Thursday, January 15, 2009

Data security over the internet

Our firm just set up a 128-bit SSL encrypted extranet to store and transmit data. We have a personal and legal commitment to ensure that our clients' data is secure and protected.

I'm sharing this with you because it was just this past summer that I learned that sensitive information in emails, and even attachments to emails, can be stolen as the email passes through the internet. As I understand it, programmers in foreign countries write programs that search email for this data and can extract it when found.

Accordingly, you should never, never include your social security number, bank account info, credit card numbers, passwords, etc. in the body of an email or in an attachment, unless that data is encrypted. When we exchange this type of data with our clients, like a PDF of their tax return, we send them a encrypted link so they can upload and/or download securely.

Wednesday, January 14, 2009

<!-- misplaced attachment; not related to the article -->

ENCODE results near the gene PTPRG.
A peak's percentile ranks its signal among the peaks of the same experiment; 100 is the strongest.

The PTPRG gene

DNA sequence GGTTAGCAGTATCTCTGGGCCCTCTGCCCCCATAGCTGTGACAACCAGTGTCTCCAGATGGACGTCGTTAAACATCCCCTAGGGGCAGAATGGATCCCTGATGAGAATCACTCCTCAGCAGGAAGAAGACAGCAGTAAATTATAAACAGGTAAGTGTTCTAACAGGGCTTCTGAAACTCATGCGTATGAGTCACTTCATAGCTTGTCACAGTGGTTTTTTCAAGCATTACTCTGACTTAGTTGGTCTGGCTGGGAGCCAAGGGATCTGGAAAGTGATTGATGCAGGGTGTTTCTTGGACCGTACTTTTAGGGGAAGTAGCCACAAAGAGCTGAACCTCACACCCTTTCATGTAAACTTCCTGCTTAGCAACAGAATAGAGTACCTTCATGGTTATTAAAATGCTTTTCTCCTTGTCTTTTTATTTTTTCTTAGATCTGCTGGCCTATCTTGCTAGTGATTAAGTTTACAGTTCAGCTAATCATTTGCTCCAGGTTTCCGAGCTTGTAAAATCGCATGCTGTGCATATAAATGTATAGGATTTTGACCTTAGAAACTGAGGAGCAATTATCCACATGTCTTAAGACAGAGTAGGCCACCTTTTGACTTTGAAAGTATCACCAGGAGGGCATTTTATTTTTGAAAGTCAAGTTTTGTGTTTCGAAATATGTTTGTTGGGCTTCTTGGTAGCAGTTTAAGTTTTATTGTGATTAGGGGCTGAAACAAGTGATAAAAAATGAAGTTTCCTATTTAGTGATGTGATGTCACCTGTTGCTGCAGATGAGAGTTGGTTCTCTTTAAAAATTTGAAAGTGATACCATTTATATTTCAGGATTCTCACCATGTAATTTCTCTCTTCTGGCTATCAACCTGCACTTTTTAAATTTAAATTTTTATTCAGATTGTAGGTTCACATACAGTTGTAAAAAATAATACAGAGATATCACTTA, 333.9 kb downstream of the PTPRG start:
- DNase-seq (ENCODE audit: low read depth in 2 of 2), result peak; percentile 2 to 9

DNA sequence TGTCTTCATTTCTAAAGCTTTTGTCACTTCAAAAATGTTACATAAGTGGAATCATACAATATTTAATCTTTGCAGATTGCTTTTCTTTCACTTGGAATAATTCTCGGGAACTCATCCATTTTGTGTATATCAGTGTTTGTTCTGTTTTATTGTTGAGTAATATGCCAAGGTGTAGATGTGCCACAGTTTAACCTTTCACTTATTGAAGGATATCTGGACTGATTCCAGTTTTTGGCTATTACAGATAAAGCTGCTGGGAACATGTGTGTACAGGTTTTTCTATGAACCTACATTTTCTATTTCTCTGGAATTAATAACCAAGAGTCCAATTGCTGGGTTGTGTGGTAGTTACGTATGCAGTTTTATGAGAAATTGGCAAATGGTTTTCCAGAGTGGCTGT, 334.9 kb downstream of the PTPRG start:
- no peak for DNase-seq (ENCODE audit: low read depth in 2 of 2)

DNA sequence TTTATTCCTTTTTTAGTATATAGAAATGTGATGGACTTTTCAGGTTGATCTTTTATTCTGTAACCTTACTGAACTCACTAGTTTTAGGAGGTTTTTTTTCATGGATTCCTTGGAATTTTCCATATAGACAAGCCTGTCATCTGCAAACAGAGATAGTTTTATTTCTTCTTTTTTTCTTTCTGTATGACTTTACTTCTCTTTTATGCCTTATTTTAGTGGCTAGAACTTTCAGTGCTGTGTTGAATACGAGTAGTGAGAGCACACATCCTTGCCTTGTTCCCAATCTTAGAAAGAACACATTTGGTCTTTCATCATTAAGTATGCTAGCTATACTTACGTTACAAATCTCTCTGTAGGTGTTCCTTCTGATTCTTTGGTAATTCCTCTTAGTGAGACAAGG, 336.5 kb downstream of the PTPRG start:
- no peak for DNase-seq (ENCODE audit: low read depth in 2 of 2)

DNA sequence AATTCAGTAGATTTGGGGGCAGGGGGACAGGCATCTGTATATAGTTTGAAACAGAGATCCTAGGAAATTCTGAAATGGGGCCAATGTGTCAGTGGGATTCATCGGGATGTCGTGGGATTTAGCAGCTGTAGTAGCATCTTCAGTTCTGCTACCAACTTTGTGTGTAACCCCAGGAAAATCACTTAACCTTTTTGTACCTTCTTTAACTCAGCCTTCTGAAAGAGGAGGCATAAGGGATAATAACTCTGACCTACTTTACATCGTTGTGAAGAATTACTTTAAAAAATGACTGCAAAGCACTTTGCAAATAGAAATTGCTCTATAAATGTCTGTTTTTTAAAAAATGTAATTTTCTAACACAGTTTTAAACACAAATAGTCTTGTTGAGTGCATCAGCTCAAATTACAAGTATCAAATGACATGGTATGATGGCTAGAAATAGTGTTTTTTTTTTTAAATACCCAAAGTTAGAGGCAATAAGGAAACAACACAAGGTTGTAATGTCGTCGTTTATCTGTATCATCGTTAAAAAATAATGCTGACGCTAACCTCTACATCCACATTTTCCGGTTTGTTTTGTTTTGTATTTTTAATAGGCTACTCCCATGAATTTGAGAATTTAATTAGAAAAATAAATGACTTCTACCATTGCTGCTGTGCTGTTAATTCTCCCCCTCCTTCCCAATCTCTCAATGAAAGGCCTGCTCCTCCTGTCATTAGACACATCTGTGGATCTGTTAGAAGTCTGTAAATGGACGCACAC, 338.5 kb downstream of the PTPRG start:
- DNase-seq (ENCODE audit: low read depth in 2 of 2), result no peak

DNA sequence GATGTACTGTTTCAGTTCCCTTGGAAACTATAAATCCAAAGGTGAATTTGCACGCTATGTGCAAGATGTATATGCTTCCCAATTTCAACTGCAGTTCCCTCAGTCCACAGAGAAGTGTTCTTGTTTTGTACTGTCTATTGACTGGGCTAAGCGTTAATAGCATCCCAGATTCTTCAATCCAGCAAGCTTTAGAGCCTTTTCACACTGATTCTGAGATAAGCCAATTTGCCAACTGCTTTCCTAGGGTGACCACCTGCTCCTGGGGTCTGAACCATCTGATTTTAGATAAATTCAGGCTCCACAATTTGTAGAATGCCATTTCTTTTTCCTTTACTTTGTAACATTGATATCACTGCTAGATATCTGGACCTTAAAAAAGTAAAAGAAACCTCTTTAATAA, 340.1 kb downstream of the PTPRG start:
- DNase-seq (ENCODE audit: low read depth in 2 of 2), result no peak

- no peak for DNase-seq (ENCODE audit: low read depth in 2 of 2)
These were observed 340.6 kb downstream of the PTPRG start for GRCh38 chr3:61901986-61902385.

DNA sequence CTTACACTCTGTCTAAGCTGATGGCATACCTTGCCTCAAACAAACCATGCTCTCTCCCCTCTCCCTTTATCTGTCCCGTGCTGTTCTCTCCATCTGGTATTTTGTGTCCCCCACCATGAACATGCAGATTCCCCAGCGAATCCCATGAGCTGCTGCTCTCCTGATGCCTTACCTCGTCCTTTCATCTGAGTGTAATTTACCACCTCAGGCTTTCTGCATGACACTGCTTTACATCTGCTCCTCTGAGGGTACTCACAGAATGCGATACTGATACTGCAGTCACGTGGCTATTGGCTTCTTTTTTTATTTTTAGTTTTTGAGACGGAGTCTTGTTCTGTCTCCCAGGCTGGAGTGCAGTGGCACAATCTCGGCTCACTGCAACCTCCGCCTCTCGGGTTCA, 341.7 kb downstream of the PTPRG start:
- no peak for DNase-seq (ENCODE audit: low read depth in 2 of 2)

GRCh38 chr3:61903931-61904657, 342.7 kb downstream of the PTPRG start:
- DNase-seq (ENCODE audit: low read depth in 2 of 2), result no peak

US tax system not perceived as fair according to report

Yesterday I provided some information from The Tax Institute at H&R Block’s annual survey of taxpayers. The study found that most Americans weren’t very knowledgeable about the tax laws that impact their pocketbook and should inform their financial decisions.

What I didn’t report, and what I found more interesting, was the finding that a whopping 92 percent of those taxpayers surveyed could not describe the U.S. tax system as "very fair." While “very fair” may be a high threshold, it shows me there is a lot of room for improvement since the best tax systems are perceived as fair.